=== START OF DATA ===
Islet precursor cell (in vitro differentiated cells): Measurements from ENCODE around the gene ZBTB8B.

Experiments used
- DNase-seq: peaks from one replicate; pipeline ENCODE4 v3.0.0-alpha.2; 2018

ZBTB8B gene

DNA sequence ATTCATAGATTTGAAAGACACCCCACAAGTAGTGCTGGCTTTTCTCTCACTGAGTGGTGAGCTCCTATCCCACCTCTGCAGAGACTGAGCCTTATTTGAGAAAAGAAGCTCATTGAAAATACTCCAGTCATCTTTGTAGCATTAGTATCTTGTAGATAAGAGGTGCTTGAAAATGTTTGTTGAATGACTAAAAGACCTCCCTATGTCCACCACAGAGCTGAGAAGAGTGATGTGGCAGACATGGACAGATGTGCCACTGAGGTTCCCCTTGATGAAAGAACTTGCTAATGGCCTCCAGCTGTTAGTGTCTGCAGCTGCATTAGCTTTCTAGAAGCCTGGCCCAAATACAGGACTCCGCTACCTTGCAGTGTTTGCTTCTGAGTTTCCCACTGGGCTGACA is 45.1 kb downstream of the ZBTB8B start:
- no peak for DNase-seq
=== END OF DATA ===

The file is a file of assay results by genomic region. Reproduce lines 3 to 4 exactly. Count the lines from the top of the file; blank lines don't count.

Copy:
- DNase-seq: peaks from one replicate; pipeline ENCODE4 v3.0.0-alpha.2; 2018

ZBTB8B gene